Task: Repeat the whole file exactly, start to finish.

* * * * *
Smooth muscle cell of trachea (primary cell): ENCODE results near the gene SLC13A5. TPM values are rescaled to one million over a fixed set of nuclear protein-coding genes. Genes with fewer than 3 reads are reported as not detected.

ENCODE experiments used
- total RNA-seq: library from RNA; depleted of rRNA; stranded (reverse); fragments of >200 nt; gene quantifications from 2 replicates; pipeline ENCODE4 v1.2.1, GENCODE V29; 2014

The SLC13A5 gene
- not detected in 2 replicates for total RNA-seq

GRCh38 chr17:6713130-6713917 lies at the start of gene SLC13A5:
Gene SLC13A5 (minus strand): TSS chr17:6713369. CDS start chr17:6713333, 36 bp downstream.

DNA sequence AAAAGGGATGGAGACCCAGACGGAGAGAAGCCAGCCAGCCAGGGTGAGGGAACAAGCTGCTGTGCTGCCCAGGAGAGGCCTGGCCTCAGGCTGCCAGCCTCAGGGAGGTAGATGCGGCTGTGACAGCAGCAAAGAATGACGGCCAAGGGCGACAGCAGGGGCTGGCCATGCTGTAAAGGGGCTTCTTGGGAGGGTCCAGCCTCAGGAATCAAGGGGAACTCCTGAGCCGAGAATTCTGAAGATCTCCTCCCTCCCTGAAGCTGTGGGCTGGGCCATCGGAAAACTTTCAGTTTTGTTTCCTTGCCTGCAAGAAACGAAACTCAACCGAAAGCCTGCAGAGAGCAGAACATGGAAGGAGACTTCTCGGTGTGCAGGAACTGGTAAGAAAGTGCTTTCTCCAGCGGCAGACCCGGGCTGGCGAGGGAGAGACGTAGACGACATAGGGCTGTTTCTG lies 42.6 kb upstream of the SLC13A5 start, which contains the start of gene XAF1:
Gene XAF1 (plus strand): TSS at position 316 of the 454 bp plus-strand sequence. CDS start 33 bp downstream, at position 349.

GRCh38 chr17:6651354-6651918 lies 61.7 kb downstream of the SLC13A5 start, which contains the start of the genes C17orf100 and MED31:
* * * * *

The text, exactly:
Smooth muscle cell of trachea (primary cell): ENCODE results near the gene SLC13A5. TPM values are rescaled to one million over a fixed set of nuclear protein-coding genes. Genes with fewer than 3 reads are reported as not detected.

ENCODE experiments used
- total RNA-seq: library from RNA; depleted of rRNA; stranded (reverse); fragments of >200 nt; gene quantifications from 2 replicates; pipeline ENCODE4 v1.2.1, GENCODE V29; 2014

The SLC13A5 gene
- not detected in 2 replicates for total RNA-seq

GRCh38 chr17:6713130-6713917 lies at the start of gene SLC13A5:
Gene SLC13A5 (minus strand): TSS chr17:6713369. CDS start chr17:6713333, 36 bp downstream.

DNA sequence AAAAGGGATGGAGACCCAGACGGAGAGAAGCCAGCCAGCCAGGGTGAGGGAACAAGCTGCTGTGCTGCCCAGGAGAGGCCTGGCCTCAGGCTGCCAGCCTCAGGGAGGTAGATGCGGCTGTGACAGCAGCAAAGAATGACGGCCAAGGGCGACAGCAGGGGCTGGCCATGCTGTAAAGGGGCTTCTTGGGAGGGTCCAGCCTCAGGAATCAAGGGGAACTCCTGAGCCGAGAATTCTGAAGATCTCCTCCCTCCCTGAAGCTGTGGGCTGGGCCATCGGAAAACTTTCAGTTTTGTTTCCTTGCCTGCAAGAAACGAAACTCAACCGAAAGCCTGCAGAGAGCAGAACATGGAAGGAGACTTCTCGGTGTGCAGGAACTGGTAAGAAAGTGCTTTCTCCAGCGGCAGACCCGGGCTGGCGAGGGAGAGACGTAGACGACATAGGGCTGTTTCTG lies 42.6 kb upstream of the SLC13A5 start, which contains the start of gene XAF1:
Gene XAF1 (plus strand): TSS at position 316 of the 454 bp plus-strand sequence. CDS start 33 bp downstream, at position 349.

GRCh38 chr17:6651354-6651918 lies 61.7 kb downstream of the SLC13A5 start, which contains the start of the genes C17orf100 and MED31: